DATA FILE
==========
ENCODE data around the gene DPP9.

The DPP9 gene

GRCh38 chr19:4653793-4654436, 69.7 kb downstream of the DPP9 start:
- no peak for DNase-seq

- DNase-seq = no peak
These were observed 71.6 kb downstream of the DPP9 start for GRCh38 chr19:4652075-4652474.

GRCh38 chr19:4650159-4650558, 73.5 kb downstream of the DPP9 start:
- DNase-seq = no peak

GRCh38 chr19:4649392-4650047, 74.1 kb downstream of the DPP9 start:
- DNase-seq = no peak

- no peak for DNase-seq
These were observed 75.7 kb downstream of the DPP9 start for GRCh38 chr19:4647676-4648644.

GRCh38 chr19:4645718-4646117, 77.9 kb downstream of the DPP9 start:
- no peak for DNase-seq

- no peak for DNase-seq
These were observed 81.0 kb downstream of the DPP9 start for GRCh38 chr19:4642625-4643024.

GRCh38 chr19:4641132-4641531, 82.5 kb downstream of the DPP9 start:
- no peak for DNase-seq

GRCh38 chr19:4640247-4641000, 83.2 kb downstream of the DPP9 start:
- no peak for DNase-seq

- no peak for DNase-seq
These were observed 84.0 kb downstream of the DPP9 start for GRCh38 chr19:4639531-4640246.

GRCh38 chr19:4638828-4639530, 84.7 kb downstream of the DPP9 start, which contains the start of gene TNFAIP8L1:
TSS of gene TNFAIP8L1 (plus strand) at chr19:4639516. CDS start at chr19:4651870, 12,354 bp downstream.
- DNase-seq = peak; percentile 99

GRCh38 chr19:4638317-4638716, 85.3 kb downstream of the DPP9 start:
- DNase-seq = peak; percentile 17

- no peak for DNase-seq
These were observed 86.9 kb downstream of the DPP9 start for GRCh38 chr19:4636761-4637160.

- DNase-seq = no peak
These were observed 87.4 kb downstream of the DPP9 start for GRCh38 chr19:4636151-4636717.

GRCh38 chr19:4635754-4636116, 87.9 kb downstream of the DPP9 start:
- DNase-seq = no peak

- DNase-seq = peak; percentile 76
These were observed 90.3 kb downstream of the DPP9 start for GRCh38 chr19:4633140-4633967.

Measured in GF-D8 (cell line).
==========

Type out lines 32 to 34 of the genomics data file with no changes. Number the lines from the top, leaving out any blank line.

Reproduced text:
GRCh38 chr19:4635754-4636116, 87.9 kb downstream of the DPP9 start:
- DNase-seq = no peak

- DNase-seq = peak; percentile 76